Every one of us understands the severity of becoming addicted to something, and most know the impact addictions can have on family, friends and relationships as well as on our health. Yet each and every year the number of people becoming addicted is steadily rising, so if we understand the dangers to our health why then do so many people become addicted each year?
Why do we become addicted?
Researchers have conducted studies into this for some time now and have yet to come up with a single cause as to why people let them selves become addicted. Obviously if people abstained totally from alcohol, drugs and gambling then addiction wouldn’t be a problem in the first place, but there are a lot of people who can indulge in these things without falling into the trap of becoming addicted to them.
What risk factors are there?
It seems that there are some cultural and social factors that put certain people more at risk than others, for example you are far less likely to become addicted to alcohol in places where alcohol is unacceptable rather than in a place where alcohol is just used as a normal part of every day life.
Studies have also concluded that children growing up in a family where there’s alcohol or drug abuse present will greatly increase the risk of the children becoming dependant. People who have also suffered at the hands of abusers, childhood trauma and neglect when they were growing up are more likely to fall victim to addiction and dependency.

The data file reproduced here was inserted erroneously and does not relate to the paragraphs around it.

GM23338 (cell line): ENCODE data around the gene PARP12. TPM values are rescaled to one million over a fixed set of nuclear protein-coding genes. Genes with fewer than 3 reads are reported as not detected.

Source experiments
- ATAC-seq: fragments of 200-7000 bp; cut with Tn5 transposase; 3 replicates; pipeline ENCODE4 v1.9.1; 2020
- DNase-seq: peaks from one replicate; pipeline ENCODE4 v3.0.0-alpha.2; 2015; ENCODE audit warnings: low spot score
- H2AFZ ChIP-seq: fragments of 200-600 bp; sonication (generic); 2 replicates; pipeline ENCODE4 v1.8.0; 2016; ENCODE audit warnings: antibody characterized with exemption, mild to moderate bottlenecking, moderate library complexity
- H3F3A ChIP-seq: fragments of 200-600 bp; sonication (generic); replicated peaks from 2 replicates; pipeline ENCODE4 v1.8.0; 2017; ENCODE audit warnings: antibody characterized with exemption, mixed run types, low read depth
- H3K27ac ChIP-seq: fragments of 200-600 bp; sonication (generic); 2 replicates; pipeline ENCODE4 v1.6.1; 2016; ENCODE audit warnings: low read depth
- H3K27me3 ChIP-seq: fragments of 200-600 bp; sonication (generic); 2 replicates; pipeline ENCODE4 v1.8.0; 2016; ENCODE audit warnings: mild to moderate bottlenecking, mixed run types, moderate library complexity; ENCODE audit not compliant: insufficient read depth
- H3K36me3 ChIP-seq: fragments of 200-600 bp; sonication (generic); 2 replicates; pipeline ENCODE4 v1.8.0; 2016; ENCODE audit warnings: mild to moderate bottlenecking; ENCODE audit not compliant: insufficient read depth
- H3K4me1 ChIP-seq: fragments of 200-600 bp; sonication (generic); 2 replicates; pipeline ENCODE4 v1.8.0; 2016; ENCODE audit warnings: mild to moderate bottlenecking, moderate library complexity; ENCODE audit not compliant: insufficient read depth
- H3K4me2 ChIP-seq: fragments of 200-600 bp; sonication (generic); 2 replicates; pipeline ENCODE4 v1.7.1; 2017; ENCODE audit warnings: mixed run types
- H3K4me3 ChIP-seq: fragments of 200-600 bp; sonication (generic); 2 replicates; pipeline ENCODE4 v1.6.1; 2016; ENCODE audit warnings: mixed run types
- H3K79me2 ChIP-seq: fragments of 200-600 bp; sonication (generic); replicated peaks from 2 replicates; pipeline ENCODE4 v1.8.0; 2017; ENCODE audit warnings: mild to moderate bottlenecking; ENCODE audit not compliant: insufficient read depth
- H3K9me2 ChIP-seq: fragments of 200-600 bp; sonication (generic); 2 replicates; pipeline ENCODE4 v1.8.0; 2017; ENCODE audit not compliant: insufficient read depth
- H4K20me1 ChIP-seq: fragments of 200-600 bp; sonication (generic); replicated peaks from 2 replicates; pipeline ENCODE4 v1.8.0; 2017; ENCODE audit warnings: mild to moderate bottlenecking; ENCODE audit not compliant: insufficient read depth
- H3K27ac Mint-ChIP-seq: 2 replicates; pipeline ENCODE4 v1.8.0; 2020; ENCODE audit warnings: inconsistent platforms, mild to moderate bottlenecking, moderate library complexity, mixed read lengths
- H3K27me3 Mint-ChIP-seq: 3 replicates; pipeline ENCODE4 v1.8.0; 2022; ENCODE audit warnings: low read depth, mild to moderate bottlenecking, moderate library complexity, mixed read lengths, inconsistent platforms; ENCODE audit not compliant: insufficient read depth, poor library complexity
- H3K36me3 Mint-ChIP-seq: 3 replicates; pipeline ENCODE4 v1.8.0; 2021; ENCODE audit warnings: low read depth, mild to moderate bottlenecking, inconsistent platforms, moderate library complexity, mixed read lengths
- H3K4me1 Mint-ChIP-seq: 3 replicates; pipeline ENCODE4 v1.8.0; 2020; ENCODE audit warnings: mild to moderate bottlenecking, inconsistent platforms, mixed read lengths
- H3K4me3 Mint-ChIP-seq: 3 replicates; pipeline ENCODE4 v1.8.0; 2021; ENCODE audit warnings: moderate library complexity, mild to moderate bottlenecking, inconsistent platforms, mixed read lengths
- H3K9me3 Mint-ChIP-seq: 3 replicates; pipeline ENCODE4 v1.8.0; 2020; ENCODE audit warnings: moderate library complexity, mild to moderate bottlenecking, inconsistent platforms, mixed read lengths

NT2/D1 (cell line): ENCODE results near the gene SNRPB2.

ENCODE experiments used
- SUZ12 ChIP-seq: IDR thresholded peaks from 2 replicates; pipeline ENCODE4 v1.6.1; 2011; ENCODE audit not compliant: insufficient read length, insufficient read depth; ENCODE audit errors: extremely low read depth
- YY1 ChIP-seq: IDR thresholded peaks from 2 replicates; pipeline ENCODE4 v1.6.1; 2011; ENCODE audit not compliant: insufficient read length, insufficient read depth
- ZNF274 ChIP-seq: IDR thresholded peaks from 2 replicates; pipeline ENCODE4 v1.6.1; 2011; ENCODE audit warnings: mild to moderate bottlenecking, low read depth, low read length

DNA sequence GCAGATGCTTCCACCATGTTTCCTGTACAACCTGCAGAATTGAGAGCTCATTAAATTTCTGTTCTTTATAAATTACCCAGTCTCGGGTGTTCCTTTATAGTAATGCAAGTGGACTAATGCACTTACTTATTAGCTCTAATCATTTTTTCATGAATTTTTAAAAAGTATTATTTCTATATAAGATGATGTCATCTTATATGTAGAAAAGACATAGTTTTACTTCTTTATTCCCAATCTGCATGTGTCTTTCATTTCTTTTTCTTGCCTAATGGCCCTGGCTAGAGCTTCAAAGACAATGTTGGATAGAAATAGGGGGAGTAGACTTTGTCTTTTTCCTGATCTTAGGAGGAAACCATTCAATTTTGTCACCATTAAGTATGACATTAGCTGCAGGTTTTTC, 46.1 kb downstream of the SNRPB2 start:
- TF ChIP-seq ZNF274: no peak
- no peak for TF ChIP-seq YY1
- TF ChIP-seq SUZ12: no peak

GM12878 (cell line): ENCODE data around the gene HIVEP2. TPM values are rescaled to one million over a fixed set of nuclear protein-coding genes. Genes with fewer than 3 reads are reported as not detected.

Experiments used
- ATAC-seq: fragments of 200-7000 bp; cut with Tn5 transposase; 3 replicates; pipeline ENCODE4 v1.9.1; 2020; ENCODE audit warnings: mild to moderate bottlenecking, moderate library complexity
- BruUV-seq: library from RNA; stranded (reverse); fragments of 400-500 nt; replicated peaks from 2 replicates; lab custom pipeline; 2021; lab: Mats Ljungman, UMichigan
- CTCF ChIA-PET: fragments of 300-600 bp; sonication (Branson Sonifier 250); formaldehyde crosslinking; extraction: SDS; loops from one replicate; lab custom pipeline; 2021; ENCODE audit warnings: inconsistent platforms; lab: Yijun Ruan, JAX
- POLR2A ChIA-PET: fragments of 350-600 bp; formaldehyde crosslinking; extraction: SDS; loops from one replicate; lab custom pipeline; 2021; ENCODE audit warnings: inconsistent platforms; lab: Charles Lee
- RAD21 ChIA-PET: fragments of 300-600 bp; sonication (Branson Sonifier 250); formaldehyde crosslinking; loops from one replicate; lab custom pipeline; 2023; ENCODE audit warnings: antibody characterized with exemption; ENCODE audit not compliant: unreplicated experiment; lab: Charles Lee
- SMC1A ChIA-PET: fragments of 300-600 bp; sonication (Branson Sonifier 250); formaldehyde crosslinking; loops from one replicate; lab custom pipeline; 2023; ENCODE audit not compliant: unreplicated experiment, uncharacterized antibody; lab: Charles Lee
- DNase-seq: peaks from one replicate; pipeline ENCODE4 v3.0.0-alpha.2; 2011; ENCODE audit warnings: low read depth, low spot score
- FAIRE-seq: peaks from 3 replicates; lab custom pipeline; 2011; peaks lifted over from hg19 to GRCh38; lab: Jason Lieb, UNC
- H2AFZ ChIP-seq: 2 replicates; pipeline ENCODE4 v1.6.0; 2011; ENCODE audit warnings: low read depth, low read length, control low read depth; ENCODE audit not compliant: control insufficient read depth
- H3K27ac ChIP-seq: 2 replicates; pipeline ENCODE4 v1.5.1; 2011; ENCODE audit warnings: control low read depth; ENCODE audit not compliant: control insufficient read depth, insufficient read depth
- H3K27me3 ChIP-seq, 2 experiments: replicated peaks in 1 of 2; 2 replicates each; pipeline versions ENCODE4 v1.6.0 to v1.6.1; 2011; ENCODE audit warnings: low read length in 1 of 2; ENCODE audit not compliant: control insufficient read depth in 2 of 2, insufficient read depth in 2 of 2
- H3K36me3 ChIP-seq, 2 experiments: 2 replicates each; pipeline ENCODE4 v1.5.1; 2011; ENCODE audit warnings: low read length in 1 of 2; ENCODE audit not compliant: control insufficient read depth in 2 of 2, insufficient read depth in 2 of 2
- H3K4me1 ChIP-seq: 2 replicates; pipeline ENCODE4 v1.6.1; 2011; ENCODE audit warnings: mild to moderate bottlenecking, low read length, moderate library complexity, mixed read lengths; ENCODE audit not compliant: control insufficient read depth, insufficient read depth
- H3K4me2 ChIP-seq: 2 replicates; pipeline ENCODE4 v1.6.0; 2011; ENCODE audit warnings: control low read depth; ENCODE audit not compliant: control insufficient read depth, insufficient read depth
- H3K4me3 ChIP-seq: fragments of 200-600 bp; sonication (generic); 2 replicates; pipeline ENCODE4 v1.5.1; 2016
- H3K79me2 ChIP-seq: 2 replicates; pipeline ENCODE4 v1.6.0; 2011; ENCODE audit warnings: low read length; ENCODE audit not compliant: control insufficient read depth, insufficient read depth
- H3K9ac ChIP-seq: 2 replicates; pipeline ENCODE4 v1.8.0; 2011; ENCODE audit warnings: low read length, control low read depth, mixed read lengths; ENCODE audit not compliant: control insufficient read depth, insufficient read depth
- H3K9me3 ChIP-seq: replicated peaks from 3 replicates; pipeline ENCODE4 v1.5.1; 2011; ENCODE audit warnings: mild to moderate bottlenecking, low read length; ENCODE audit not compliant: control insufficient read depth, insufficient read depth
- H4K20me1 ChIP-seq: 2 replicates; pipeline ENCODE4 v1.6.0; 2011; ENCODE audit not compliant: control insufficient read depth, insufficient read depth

Another factor though to increase the chances is lack of education and unemployment; also if the environment in which you live in is stressful it is thought that people turn to substances as a means of escape. While these factors don’t always lead to addiction and dependency they do seem to increase the chances due to vulnerability.
How addiction starts
When people take drugs or drink alcohol it is obviously for the effect that the substance has on the body and mind, it makes us feel relaxed and good; obviously if they had no effect on us then we wouldn’t use them in the first place. The substances will make us feel happy, relaxed, and makes us feel more confident or powerful, excite and let us escape for a couple of hours.
It is not hard to see why individuals return to them again and again on a regular basis, but what can start out as harmless or social behaviour can quickly turn into something beyond our control, and we feel the need to repeat this behaviour on an increasingly regular basis and need more of the substance to gain the same effect as when you first started.
This is when harmless social behaviour can quickly turn into dependency and addiction and when what’s know as “the vicious circle” takes over as the more you do, the more likely you are to want to do more.